'Nice to have that option': Windsorites support legislation that would permit dogs on patios

The provincial government's proposed legislation to permit dogs on restaurant patios is still under consultation and likely won't come into force until January 2020, but some Windsorites said they already support the upcoming rule-change.

'This is one of the best things I've heard in a long time,' says Jamie Gates

Ontario's PC government will be consulting with members of the public, as well as private sector organizations, before finalizing new rules that would permit dogs on restaurant patios. (Sanjay Maru/CBC)

The provincial government's proposed legislation to permit dogs on restaurant patios is still under consultation and likely won't come into force until January 2020, but some Windsorites say they already support the idea. 

Ontario's Progressive Conservative (PC) government made the announcement in Uxbridge, Ont. last Friday, adding that a proposed rule change would permit dogs in "areas where low-risk foods like pre-packaged foods, fresh fruit and most snacks are sold alongside beer, wine and spirits."

The government said it's seeking feedback from both members of the public, as well as private sector operators who would be affected by the new rules, until Nov. 27.

Jamie Gates, who owns a six-year-old Great Dane named Jimmy, said the provincial government's announcement was "one of the best things I've heard in a long time."

"I can't say I'm used to bringing them out to eat with me, but it is nice to have that option," she said. 

Jamie Gates with her Great Dane Jimmy. (Sanjay Maru/CBC)

Gates added that she would bring her dog with her to a restaurant, but only if the business had room for her pet.

"I have a big dog," she said. "So I try to be respectful that he does take up a lot of space and that's one thing to consider."

Brian Yeomans, who serves as the board chair for the Downtown Windsor BIA, said revisions to existing legislation governing where dogs are allowed to be in restaurants would be "a welcome change."

Downtown Windsor BIA board chair Brian Yeomans said he sometimes sees businesses provide water dishes to pets tied up outside patios. (Sanjay Maru/CBC)

Yeomans said he hasn't heard complaints from pet-owners about the province's existing rules, though he added that he's noticed restaurants will sometimes provide a water dish for any dogs tied up outside patios.

"So the people that have patios already want dogs on their patios or pets on their patio," said Yeomans. "I don't think it's a negative … I just honestly think it's a matter of semantics."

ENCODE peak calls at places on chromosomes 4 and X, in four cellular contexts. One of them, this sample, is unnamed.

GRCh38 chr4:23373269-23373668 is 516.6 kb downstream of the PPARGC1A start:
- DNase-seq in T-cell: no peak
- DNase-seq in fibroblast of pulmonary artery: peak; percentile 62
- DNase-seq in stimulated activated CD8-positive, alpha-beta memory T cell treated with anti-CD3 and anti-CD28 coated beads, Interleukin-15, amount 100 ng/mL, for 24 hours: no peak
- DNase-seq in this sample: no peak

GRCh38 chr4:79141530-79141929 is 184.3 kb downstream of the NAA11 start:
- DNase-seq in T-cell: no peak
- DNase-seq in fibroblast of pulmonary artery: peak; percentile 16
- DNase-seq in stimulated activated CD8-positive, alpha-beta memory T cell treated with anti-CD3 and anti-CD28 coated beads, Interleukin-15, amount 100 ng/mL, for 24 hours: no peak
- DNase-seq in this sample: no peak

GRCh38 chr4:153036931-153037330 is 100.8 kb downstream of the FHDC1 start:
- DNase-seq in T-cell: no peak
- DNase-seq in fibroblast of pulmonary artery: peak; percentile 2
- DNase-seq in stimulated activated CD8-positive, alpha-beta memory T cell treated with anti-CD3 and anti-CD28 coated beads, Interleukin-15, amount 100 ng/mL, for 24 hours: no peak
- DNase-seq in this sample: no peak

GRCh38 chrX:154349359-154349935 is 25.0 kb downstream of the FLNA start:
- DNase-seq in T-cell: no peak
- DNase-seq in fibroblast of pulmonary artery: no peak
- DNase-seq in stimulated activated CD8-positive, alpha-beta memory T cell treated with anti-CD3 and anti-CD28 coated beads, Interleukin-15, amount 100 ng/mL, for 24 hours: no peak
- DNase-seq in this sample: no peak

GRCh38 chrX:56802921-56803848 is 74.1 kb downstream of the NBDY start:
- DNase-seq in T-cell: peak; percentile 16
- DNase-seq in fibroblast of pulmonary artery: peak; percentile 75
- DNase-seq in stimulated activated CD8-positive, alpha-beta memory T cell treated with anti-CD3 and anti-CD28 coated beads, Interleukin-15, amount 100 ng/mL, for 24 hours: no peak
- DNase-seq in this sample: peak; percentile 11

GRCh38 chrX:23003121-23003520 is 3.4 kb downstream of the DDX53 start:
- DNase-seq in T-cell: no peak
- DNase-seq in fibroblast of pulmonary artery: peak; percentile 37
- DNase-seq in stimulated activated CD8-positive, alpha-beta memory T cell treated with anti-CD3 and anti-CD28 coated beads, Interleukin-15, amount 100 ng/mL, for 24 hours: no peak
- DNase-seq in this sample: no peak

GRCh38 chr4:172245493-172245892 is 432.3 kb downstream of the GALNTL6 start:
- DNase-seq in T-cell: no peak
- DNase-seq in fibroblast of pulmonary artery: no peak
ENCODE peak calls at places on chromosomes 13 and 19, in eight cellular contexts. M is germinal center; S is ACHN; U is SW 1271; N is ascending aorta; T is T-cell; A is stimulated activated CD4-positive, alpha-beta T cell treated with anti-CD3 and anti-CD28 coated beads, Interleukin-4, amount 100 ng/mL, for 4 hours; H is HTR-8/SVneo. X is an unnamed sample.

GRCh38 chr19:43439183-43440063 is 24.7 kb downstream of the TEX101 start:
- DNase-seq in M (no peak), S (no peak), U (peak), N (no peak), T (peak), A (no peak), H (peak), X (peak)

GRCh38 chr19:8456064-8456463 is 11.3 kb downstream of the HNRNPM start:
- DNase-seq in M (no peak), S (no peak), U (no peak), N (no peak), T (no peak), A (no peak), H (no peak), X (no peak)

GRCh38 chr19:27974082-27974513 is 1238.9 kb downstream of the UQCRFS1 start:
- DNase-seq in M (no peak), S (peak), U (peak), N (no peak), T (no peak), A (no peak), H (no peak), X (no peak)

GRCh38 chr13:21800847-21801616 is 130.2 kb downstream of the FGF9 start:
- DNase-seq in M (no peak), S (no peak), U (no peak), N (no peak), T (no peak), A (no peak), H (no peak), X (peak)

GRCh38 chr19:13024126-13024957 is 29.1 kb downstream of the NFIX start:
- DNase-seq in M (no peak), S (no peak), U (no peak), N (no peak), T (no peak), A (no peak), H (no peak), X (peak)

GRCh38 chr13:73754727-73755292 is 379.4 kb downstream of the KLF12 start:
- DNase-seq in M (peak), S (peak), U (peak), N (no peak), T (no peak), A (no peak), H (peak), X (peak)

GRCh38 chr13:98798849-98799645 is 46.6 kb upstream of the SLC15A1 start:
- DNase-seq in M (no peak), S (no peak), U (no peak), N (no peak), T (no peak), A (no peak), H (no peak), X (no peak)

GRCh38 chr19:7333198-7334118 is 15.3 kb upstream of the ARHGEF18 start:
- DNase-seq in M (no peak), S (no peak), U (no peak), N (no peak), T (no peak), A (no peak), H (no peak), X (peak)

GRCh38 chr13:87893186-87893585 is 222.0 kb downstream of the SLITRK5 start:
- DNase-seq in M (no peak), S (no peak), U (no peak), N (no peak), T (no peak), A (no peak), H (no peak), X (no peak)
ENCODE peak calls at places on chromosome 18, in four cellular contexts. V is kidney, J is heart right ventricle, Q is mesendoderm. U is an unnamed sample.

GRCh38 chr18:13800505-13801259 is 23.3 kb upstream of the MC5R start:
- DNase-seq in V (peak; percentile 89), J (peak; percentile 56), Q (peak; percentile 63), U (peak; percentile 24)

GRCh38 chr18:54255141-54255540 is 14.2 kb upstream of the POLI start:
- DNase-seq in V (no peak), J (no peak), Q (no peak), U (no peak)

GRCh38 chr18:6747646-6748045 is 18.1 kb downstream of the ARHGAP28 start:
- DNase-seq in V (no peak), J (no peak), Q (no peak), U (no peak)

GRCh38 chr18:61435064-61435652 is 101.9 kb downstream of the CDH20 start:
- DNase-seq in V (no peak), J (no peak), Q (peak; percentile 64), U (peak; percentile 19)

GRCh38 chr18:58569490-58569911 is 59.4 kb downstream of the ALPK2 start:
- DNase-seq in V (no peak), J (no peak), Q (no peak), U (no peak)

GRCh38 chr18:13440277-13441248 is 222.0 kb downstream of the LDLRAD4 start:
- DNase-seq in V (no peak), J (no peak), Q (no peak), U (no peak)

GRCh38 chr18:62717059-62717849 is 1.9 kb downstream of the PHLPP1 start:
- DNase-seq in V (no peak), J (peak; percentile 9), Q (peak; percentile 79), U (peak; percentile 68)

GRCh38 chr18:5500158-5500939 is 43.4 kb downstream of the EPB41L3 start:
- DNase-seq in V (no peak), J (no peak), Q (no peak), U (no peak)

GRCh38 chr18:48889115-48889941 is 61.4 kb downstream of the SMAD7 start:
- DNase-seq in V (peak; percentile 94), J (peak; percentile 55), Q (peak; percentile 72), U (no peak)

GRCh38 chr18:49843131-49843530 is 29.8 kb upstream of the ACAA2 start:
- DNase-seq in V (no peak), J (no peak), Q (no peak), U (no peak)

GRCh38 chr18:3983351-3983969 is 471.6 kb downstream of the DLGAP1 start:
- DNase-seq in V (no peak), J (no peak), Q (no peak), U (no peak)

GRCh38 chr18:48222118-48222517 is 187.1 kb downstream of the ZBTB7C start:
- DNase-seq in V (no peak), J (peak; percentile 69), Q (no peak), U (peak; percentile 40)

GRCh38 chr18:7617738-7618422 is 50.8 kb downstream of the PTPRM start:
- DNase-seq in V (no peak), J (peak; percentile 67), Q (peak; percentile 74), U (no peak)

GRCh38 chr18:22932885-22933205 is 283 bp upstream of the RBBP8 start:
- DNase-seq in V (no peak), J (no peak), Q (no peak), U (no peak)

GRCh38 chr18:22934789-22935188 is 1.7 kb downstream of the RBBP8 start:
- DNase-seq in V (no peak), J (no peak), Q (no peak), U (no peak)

Health, nuisance concerns

Still, not all Windsorites who spoke with CBC News supported changes to existing rules.

Beverly Dietrich, a self-described lifelong Windsor resident, said she's comfortable with animals outside of restaurants, but doesn't believe they should be allowed inside.

She said she's concerned about cleanliness and food hygiene.

Beverly Dietrich said she likely wouldn't bring her own dog to a restaurant patio. (Sanjay Maru/CBC)

"Hopefully the animal is trained so that he will not jump up and take the food, or the animal will lick the plates or anything like that," she said, adding that she likely wouldn't feel comfortable taking her own dog to a restaurant. 

"However, I'm sure if I do see some other dogs here, I'll want to go pet them," Dietrich said. 

Robert Bowen, who sometimes looks after his ex-wife's dog Cheesy, said he's comfortable with new patio rules, so long as animals are cooperative. 

"I don't see a problem as long as the owners keep the dog, and it's not a vicious dog [that] wants to attack everybody," he said. 

Bowen said that some patrons would probably complain, in the same way that patrons sometimes complain about loud or disruptive children in restaurants.

"Most people with dogs can keep their dogs quiet, or they just sit comfortably without interfering with other people," he said. 

Robert Bowen said he expects some patrons will complain about dogs on patios. (Sanjay Maru/CBC)

Phil Wong, manager of environmental health with the Windsor-Essex County Health Unit, said the introduction of dogs to restaurant environments would "introduce some news variables … in terms of potential cross-contamination."

"We'll be working with our provincial government and the local municipalities and our business owners when we're out there doing inspections to make sure that we're all on the same page with these changes," he said.

Under Ontario's existing rules, live animals are prohibited anywhere food is made or served. Only certain categories of service animals — like service dogs who help individuals who are blind or low-vision — are permitted. 

With files from Sanjay Maru


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